mccain2.jpgHas the conservative opposition–particularly social conservative opposition–to John McCain been overstated? The Politico reports that polls have McCain exactly where George W. Bush was among conservatives at this point during his first White House run:

Although John McCain’s candidacy is still viewed with suspicion by many conservative leaders, polling suggests he has overcome the concerns of rank-and-file conservatives: McCain isn’t viewed more unfavorably by conservative voters today than George W. Bush was at this point in the 2000 election cycle.
In the latest CBS News/New York Times poll, 18 percent of conservatives said they have an unfavorable view of McCain. The same percentage expressed an unfavorable view of Bush in CBS News polls conducted in March and April of 2000; higher percentages of conservatives held unfavorable views of Bob Dole and George H.W. Bush at similar points in 1996 and 1988, respectively….
In August 2007, 60 percent of conservatives surveyed by the Pew Research Center for the People and the Press said they had a favorable view of McCain. Eighty-seven percent had a favorable view of Bush.
Today, McCain’s favorability rating among conservatives has climbed to 78 percent, while Bush’s has dropped to 83 percent.

Are McCain’s religious conservative detractors–including Focus on the Family’s James Dobson and many powerful state-level activists with less recognizable names–the ones out of touch with the GOP’s base, rather than McCain?
Could be. But God-o-Meter is struck by the number of influential conservatives quoted in this Politico piece who admit their support for McCain is reluctant and less than enthusiastic. It’s not that they like McCain. It’s that they’ve grown to respect him, presumably because of his compelling military biography and his commitment to charting his own political course, including his shocking comeback in this race.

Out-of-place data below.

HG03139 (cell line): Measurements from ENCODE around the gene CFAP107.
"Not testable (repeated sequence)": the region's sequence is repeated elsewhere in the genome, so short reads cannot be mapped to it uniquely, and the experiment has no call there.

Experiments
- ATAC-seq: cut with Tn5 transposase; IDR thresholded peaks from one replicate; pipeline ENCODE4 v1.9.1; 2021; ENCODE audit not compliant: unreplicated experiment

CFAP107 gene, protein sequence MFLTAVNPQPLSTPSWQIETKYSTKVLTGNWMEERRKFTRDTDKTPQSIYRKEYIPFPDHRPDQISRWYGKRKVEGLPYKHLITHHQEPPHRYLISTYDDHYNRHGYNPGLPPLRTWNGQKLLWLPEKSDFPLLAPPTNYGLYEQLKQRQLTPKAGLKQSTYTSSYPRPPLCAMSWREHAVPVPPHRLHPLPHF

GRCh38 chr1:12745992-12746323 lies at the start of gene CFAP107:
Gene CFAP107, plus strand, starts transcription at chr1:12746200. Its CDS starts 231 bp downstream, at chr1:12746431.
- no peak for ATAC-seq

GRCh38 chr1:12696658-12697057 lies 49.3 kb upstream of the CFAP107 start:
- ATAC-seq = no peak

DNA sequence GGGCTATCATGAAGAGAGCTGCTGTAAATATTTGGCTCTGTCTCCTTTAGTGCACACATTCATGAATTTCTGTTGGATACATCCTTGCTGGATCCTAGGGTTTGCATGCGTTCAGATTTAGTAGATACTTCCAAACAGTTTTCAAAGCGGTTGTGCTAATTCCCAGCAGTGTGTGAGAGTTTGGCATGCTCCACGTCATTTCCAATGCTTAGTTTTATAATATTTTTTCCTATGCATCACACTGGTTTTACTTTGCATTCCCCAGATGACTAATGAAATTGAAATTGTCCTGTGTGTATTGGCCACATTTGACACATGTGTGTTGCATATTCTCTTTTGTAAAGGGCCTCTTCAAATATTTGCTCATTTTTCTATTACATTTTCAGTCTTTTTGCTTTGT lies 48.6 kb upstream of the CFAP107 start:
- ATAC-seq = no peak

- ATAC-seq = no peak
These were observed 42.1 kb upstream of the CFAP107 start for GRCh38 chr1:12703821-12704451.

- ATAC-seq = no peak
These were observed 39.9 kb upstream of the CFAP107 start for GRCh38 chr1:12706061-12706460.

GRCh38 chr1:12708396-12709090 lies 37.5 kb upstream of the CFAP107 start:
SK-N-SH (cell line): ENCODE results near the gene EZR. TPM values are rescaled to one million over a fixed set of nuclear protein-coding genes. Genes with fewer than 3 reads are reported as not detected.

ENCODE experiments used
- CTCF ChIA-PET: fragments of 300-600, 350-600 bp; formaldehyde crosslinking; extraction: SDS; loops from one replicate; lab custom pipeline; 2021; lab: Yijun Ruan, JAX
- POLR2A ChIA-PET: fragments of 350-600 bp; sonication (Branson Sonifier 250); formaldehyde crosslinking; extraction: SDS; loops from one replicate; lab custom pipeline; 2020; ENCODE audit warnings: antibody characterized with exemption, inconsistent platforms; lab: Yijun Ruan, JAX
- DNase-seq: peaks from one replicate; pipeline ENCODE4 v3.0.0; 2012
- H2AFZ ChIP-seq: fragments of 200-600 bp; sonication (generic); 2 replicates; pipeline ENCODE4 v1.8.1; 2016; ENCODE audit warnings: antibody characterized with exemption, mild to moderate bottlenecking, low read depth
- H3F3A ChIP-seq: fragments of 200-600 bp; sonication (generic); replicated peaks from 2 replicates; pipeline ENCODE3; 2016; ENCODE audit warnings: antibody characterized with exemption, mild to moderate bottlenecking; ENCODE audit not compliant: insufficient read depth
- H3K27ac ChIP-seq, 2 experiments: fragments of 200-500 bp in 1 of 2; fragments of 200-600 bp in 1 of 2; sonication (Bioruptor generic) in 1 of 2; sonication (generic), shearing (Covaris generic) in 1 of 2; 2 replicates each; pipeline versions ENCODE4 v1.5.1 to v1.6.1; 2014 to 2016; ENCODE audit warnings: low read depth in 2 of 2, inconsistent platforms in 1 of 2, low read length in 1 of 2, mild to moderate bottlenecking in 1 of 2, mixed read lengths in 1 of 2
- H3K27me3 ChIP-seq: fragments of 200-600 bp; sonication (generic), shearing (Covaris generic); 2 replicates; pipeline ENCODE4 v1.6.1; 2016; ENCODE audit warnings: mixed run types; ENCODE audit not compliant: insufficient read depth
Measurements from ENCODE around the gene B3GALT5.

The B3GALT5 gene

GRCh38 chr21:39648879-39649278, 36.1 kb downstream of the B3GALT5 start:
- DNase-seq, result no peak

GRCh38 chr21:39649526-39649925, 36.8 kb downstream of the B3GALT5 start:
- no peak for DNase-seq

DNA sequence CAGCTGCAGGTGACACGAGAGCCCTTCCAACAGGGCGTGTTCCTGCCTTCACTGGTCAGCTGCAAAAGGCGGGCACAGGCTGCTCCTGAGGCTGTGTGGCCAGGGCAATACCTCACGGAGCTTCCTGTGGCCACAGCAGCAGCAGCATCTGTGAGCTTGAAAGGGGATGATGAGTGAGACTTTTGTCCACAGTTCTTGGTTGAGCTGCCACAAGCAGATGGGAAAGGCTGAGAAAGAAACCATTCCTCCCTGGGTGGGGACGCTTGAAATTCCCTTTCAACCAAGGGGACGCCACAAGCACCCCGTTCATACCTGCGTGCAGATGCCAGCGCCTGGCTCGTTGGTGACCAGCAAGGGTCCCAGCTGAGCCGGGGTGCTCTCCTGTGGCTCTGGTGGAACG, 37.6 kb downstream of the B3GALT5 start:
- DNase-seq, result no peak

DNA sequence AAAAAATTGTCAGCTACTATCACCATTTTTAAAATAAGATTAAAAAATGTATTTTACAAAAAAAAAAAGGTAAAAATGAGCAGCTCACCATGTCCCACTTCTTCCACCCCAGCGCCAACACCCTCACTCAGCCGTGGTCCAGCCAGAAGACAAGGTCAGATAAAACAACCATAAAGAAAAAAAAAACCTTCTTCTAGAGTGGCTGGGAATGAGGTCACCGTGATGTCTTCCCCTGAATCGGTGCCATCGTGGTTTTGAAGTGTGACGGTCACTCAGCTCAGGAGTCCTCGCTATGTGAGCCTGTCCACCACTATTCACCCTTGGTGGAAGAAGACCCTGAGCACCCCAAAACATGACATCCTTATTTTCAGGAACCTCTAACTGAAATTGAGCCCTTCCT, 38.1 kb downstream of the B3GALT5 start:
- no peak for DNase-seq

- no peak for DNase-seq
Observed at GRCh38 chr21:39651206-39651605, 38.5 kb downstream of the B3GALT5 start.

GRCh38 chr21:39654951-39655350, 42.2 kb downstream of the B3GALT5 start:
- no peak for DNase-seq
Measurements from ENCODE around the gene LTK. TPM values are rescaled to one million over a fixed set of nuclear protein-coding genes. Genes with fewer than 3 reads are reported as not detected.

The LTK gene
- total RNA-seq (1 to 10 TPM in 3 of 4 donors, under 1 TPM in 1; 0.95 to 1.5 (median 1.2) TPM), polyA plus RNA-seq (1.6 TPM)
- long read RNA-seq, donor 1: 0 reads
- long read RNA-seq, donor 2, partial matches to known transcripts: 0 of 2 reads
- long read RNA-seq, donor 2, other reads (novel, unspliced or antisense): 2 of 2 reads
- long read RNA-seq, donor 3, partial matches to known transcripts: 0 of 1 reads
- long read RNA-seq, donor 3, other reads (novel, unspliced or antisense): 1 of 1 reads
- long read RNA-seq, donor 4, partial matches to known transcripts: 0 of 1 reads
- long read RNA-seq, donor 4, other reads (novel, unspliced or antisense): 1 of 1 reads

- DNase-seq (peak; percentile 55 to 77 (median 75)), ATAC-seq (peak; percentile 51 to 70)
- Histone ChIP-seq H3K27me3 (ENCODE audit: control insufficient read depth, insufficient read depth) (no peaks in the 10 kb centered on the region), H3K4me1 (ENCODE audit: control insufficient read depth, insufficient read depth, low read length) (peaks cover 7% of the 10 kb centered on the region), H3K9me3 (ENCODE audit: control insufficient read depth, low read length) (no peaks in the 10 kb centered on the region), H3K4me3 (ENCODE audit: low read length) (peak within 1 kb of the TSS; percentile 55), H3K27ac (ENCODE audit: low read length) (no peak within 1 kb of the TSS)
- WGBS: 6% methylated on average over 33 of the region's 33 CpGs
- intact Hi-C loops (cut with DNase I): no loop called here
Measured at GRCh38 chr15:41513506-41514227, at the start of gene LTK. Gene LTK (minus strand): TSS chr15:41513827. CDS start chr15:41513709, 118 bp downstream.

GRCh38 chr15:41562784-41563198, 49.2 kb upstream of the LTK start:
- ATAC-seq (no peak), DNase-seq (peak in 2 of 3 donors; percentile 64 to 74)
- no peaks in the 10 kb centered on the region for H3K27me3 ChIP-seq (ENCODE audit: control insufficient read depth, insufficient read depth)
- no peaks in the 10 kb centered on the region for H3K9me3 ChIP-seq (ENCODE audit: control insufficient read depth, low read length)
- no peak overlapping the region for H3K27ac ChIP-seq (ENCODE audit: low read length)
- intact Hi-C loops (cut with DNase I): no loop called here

And despite the new poll numbers, the Family Research Council’s Tony Perkins, is still bearish on McCain because of his failure to inspire the GOP’s evangelical machinery:

“I look at the three choices that are out there, it’s a pretty clear choice for me, the issues I care about as an individual or an organization. However, that’s different than seeing an enthusiastic support among social conservatives around the country.”

God-o-Meter tends to agree. If McCain wins the White House without that enthusiastic support from the GOP’s evangelical activists, the Christian Right will have to fight very hard to prove it’s relevancy. But in an election in which Democratic activists are highly motivated, God-o-Meter thinks the GOP’s evangelical get-out-the-vote machinery could be more important than ever. And that’s what the polls miss: how dormant that that machinery is at the moment, because McCain is at the top of the ticket.


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